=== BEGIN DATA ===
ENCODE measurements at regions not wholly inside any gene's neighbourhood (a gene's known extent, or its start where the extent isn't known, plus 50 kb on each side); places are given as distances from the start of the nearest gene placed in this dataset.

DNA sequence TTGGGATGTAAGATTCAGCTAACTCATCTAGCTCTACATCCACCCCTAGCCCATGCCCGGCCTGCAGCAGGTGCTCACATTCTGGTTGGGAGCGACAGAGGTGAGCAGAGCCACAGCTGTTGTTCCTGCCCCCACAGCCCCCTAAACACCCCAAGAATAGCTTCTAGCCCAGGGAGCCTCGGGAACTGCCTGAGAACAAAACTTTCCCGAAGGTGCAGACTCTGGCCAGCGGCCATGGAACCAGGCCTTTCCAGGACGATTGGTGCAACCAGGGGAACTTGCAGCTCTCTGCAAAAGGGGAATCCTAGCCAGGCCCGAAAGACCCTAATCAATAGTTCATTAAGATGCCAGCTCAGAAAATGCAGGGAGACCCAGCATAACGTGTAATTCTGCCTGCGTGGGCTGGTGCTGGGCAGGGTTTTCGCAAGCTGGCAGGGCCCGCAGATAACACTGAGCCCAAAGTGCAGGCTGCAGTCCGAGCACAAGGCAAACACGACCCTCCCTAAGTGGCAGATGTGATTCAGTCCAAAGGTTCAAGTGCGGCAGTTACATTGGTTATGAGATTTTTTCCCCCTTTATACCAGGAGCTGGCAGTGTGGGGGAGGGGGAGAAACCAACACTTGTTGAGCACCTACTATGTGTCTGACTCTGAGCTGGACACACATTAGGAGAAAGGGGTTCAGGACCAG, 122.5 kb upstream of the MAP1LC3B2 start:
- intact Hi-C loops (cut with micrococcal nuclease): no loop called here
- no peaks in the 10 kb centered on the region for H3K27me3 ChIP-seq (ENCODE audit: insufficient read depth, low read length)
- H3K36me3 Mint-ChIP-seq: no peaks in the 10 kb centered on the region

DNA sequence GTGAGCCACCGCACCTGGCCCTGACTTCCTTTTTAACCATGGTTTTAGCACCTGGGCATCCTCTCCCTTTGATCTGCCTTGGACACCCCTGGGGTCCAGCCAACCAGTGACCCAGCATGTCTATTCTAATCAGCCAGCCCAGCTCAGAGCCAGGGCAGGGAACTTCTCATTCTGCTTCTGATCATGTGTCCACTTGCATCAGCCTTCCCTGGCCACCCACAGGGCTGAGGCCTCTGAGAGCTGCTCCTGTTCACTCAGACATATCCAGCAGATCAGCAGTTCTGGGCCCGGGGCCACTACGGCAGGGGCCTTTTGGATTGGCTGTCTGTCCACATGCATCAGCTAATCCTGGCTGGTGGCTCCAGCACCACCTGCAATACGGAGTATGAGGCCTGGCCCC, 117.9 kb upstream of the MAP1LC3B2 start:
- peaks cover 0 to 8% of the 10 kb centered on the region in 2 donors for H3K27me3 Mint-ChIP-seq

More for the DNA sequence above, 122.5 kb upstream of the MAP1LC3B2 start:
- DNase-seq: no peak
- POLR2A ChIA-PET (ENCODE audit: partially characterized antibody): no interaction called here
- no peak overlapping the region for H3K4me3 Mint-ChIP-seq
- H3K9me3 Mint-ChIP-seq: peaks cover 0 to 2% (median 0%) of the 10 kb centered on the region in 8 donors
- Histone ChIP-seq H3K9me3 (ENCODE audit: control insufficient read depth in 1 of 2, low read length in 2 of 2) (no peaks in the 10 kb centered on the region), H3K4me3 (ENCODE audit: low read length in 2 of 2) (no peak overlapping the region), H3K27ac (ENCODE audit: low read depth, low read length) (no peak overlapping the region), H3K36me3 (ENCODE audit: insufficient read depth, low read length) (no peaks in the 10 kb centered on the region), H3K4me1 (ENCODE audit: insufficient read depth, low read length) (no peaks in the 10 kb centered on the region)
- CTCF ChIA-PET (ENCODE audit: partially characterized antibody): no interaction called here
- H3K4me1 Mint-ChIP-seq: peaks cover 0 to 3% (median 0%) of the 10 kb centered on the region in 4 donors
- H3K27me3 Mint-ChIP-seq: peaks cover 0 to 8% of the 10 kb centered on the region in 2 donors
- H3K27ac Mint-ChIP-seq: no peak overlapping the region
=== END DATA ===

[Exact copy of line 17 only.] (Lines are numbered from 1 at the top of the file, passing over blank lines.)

- H3K27ac Mint-ChIP-seq: no peak overlapping the region